In the seasons that followed, Díaz mostly avoided disasters of such magnitude, even though he couldn’t regain his place among baseball’s greatest players. In the shortened COVID-19 in 2020, he managed an ERA of 1.75, with heavy underlying stats that suggested the kindness of sympathetic angels. In 2021, the ERA stabilized at 3.45 and seemed to stay pretty much there going forward. Like so many shooting star lifters, Díaz was only able to access his former dominance occasionally.
In 2022, however, there has been nothing casual about Díaz’s dominance. At Citi Field these days, he comes out of the bullpen with a strobe trumpet while everyone is present lose your mind. On the mound, he raises his knee to his jaw and unleashes one of two pitches: a four-seam fastball that spits flames around its edges, like a meteor hitting ozone, and a slider that ceases everything. simply to exist when it approaches the plate. . Two small changes changed everything. For the first time in his career, Díaz launches this cursor – the 11th best pitching all over baseball to draw swings and misses — more than the fastball, and he’s throwing first-pitch strikes at a higher clip than he ever has. Embarrassment has hardened into overwhelming fearlessness: what could go wrong that hasn’t already?
The numbers are bold. In 47⅓ innings, Díaz allowed 42 base runners and struck out 94 batters. More than 52% of the batters who faced him fanned. His ERA, 1.33, is something Mariano Rivera has never matched; its WHIP, 0.866, MB improved twice in 19 seasons. As you might guess from the immediate reach of high-quality historical comps, no other reliever this season comes close to what Díaz is doing.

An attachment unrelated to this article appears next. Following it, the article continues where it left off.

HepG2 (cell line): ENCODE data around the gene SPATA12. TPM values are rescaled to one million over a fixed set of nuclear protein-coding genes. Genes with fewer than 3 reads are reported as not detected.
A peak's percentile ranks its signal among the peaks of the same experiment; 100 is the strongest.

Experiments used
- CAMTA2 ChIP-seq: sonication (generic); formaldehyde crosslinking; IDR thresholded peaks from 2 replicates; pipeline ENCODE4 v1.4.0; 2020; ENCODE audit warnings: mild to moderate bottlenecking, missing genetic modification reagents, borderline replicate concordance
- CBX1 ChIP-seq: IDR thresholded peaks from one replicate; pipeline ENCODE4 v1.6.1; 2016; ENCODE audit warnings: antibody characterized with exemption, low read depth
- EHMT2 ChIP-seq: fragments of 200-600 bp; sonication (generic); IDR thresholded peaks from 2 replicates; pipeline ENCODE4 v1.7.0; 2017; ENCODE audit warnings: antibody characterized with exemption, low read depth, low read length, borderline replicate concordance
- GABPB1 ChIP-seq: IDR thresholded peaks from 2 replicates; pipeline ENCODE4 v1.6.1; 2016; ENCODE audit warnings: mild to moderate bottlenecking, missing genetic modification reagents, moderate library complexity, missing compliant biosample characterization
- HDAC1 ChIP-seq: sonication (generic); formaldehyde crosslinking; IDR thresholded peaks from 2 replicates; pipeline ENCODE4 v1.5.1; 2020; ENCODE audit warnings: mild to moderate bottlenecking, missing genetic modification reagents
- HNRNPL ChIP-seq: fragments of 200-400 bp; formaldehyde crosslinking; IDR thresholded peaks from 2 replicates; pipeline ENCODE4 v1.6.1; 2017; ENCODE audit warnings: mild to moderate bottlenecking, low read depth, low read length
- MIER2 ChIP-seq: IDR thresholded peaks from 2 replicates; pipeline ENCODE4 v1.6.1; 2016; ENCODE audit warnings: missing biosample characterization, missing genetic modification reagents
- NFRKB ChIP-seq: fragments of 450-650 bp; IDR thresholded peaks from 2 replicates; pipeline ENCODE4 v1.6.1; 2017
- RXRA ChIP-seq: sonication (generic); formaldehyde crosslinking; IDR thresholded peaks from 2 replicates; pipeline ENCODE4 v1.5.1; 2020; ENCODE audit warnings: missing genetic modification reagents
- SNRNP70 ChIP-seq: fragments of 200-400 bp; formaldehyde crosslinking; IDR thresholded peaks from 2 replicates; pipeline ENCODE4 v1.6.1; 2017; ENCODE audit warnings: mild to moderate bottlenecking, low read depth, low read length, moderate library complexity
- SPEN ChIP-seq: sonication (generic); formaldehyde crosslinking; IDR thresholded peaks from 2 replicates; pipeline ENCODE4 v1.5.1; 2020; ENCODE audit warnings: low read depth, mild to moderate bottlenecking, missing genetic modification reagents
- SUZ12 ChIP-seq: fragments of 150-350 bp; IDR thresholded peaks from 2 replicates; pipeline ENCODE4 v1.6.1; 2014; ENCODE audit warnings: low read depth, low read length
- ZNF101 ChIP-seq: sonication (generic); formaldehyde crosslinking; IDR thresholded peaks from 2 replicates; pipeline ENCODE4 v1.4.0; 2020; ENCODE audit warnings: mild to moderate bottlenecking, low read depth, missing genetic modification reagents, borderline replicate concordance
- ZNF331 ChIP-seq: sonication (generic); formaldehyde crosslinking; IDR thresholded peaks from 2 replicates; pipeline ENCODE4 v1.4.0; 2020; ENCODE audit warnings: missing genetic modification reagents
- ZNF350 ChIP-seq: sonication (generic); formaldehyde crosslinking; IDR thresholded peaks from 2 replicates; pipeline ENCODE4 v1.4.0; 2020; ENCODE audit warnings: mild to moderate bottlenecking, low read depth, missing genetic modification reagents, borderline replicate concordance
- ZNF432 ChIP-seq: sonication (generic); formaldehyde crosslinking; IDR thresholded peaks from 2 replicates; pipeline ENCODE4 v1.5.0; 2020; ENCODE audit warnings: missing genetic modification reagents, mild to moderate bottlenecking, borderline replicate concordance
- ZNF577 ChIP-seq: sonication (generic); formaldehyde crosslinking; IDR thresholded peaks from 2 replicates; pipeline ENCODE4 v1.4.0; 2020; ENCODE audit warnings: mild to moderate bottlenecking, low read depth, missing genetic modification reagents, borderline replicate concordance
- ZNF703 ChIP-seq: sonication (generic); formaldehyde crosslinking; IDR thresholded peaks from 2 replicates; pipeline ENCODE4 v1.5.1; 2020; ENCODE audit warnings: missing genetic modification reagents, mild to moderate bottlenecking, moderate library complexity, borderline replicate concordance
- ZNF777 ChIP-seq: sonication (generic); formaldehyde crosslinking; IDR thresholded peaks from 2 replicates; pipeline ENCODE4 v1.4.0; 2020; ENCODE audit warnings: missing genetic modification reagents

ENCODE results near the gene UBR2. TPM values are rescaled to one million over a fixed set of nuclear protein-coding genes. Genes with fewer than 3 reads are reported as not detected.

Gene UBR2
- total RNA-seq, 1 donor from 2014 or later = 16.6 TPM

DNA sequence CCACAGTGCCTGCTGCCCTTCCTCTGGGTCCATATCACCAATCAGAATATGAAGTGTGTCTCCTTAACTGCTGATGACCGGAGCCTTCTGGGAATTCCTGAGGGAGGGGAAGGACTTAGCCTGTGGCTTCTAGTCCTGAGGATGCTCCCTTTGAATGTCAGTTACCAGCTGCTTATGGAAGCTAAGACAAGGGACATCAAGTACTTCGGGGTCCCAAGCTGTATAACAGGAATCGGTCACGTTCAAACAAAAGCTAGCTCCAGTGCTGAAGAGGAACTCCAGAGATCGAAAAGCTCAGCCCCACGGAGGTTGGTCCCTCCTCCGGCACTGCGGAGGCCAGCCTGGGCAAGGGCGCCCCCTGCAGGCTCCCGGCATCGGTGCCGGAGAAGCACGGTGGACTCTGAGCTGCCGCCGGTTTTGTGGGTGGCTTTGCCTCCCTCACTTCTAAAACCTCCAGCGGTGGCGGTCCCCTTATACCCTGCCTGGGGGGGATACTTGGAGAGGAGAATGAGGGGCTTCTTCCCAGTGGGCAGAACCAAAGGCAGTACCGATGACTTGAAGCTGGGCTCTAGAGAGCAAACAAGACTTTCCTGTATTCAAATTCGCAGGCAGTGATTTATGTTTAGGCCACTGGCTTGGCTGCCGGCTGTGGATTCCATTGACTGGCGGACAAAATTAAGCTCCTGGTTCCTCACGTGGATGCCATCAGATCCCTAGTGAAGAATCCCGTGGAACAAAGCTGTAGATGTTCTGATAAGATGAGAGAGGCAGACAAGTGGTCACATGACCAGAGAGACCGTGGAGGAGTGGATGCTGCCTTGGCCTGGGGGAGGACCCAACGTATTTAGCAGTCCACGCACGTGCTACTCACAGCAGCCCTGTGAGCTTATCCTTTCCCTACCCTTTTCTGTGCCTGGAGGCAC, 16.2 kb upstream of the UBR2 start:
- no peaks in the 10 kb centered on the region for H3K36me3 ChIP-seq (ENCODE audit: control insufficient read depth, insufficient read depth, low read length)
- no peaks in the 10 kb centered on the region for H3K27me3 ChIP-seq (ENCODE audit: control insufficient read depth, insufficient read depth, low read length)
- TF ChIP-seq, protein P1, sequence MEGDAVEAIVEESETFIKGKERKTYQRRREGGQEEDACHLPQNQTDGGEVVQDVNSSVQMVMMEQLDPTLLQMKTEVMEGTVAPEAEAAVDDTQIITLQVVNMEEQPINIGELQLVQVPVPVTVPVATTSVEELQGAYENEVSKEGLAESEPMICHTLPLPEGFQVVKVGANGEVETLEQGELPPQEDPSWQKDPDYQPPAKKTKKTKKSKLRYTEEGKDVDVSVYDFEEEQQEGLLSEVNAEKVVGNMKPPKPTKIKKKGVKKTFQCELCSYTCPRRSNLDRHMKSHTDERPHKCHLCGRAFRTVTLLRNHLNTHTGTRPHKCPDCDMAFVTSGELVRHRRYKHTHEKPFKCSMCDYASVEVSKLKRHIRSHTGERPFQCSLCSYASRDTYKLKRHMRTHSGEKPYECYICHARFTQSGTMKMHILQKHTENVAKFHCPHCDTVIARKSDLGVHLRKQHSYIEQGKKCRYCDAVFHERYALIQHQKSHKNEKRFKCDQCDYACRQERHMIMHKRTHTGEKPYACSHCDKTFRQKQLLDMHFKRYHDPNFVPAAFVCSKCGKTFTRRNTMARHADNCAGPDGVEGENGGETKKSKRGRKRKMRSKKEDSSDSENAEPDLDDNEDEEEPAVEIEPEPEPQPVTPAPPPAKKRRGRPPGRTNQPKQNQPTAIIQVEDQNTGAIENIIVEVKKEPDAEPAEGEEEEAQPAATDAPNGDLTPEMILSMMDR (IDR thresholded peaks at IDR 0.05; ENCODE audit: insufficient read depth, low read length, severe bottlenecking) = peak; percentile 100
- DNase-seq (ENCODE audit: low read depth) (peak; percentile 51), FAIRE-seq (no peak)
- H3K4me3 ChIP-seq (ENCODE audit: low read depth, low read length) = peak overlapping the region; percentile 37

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Díaz talks about his phoenix number rising from the ashes in simple terms, as if it were expected. “I changed my mechanics, my confidence – I put everything in place. I just try to throw strikes,” he said. said when he returned to the All-Star Game in July. But Mets manager Buck Showalter recognize the rarity of what his star reliever has achieved, returning to greatness in a sport (and a city) that tends to ban re-entry: “A lot of people don’t bounce from this here, or anywhere else.”
Showalter might as well have been talking about Lindor, who after six unassailable years as a Cleveland shortstop put on a Mets cap in 2021 and became really attackable, real quick. Back in Ohio, Lindor had been the prototype five-tool, having gone on to four straight All-Star seasons winning either a Gold Glove (2016 and ’19) or a Silver Slugger Award (’17 and ’18). His freshman year in New York saw his OPS drop to .734 (from 0.833 during the pre-New York portion of his career), while his defensive WAR, 1.9 at its peak by Baseball-Reference.com, was cut almost in half. Because he played for the Mets, for whom no downturn is complete without radio fodder, he also responded to boos in naturehow all hope of a happy introductory season is gone.